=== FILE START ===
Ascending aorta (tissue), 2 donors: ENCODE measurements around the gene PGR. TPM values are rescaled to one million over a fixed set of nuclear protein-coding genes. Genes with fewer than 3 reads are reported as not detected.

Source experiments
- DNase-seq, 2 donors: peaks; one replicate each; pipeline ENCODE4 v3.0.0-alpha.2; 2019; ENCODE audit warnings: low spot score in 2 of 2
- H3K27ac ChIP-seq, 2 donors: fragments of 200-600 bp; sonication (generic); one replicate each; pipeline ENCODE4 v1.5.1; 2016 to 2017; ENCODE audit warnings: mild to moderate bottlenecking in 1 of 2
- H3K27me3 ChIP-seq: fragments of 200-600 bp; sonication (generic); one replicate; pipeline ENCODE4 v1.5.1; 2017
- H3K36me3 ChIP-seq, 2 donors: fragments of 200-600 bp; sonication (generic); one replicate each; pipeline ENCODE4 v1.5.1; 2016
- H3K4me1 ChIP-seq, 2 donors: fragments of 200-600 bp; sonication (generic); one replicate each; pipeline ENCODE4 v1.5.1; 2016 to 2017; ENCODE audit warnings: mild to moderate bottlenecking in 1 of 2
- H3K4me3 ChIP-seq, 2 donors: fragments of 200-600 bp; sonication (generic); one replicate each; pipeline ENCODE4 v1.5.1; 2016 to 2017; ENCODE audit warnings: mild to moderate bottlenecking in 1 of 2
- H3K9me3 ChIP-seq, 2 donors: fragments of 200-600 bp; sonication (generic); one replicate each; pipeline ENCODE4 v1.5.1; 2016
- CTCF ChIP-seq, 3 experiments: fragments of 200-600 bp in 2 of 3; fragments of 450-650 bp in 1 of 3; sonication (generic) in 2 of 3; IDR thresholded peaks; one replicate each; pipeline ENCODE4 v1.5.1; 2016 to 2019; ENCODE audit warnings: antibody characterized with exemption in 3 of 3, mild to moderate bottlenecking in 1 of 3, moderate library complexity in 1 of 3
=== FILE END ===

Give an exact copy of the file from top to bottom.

Ascending aorta (tissue), 2 donors: ENCODE measurements around the gene PGR. TPM values are rescaled to one million over a fixed set of nuclear protein-coding genes. Genes with fewer than 3 reads are reported as not detected.

Source experiments
- DNase-seq, 2 donors: peaks; one replicate each; pipeline ENCODE4 v3.0.0-alpha.2; 2019; ENCODE audit warnings: low spot score in 2 of 2
- H3K27ac ChIP-seq, 2 donors: fragments of 200-600 bp; sonication (generic); one replicate each; pipeline ENCODE4 v1.5.1; 2016 to 2017; ENCODE audit warnings: mild to moderate bottlenecking in 1 of 2
- H3K27me3 ChIP-seq: fragments of 200-600 bp; sonication (generic); one replicate; pipeline ENCODE4 v1.5.1; 2017
- H3K36me3 ChIP-seq, 2 donors: fragments of 200-600 bp; sonication (generic); one replicate each; pipeline ENCODE4 v1.5.1; 2016
- H3K4me1 ChIP-seq, 2 donors: fragments of 200-600 bp; sonication (generic); one replicate each; pipeline ENCODE4 v1.5.1; 2016 to 2017; ENCODE audit warnings: mild to moderate bottlenecking in 1 of 2
- H3K4me3 ChIP-seq, 2 donors: fragments of 200-600 bp; sonication (generic); one replicate each; pipeline ENCODE4 v1.5.1; 2016 to 2017; ENCODE audit warnings: mild to moderate bottlenecking in 1 of 2
- H3K9me3 ChIP-seq, 2 donors: fragments of 200-600 bp; sonication (generic); one replicate each; pipeline ENCODE4 v1.5.1; 2016
- CTCF ChIP-seq, 3 experiments: fragments of 200-600 bp in 2 of 3; fragments of 450-650 bp in 1 of 3; sonication (generic) in 2 of 3; IDR thresholded peaks; one replicate each; pipeline ENCODE4 v1.5.1; 2016 to 2019; ENCODE audit warnings: antibody characterized with exemption in 3 of 3, mild to moderate bottlenecking in 1 of 3, moderate library complexity in 1 of 3